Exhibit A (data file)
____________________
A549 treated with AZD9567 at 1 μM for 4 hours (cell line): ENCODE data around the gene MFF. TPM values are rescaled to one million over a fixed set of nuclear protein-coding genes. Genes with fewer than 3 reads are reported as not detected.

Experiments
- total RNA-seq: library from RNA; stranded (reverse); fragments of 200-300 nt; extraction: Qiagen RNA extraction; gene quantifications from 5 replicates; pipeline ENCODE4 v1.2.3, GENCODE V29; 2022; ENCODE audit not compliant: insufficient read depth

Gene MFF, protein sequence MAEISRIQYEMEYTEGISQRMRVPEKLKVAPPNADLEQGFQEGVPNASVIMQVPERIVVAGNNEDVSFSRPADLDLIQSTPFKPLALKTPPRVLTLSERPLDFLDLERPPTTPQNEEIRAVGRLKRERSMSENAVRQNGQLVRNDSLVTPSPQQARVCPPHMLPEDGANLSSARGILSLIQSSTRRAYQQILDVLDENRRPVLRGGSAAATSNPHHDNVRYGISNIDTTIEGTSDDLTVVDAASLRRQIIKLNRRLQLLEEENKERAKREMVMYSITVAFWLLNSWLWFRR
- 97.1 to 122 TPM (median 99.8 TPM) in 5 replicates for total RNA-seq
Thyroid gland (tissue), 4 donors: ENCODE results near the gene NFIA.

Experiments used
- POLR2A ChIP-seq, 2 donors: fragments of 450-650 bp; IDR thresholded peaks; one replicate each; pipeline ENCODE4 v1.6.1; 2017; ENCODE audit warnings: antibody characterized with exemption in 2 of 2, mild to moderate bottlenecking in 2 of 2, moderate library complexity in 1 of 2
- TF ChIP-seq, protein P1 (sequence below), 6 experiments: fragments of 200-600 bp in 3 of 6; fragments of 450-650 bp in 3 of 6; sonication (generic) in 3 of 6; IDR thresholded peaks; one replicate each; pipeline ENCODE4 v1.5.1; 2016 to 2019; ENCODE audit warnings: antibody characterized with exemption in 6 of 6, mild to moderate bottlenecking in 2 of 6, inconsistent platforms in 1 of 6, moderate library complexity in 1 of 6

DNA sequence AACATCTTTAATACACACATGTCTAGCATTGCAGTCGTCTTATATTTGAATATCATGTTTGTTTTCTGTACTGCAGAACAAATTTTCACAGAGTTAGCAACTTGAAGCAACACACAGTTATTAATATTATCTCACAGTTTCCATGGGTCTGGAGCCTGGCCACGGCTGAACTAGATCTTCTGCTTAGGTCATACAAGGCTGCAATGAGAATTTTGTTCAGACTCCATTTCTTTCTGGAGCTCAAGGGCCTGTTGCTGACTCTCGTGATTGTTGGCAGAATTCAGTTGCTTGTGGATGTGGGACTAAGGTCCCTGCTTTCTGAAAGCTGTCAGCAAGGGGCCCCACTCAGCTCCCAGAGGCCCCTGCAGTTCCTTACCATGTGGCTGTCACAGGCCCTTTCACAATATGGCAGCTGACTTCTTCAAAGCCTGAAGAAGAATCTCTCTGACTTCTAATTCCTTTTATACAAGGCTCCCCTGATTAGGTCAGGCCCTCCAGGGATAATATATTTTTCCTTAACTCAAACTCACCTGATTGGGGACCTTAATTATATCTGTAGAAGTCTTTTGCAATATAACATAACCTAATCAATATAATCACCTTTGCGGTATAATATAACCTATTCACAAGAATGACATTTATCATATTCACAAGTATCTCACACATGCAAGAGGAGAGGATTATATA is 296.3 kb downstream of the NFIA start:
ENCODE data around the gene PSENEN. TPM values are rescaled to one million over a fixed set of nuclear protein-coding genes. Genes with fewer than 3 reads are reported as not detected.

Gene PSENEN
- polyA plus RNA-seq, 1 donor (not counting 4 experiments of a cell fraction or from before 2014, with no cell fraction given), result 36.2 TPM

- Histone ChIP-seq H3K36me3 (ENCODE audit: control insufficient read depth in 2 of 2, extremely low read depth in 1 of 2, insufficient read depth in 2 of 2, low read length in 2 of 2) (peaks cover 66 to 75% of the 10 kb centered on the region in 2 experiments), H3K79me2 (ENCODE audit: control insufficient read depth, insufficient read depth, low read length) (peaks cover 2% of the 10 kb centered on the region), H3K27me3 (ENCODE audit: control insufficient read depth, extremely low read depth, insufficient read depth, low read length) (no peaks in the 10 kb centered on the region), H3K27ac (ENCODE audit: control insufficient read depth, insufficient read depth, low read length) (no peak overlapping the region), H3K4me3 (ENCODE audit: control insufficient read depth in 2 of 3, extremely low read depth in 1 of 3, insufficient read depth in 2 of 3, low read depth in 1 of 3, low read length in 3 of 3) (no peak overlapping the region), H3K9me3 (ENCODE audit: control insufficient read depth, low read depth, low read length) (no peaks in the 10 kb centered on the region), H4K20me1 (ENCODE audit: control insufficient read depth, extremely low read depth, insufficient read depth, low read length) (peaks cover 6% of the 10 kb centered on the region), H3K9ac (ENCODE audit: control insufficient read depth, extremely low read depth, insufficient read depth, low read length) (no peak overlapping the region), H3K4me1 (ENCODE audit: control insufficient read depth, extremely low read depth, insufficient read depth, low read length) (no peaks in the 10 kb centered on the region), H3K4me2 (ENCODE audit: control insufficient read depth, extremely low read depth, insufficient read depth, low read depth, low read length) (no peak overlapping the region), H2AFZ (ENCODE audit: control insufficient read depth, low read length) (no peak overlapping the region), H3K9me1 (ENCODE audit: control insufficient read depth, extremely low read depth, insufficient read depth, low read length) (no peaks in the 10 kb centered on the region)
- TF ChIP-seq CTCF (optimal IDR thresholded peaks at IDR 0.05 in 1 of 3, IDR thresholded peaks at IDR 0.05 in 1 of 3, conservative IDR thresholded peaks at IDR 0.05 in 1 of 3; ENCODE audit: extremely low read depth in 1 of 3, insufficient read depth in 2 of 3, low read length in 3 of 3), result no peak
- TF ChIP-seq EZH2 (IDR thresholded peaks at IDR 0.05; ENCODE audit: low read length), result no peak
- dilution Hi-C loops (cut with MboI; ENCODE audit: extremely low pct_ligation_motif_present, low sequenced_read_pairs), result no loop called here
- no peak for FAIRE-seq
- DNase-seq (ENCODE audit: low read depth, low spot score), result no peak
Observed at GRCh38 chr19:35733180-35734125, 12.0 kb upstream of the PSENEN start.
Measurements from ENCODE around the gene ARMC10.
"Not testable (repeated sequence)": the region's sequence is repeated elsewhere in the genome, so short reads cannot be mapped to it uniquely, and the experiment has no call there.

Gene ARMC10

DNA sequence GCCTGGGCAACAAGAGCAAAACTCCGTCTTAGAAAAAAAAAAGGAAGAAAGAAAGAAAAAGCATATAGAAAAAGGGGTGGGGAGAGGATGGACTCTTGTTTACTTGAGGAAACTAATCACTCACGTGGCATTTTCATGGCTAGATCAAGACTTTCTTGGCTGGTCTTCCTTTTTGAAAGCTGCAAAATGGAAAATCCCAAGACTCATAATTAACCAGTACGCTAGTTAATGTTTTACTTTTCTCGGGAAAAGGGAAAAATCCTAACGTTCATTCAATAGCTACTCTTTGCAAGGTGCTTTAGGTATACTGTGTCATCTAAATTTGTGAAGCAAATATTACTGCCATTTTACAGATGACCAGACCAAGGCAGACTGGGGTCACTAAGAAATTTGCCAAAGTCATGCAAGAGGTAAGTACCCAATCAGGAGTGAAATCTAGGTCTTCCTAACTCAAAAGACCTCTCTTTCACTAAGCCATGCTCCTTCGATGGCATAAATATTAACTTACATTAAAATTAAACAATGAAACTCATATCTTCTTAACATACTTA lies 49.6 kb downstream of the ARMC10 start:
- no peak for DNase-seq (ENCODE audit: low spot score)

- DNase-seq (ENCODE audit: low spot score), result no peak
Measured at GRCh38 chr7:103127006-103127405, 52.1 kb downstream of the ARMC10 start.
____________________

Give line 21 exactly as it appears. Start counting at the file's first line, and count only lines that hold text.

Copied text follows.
Measurements from ENCODE around the gene ARMC10.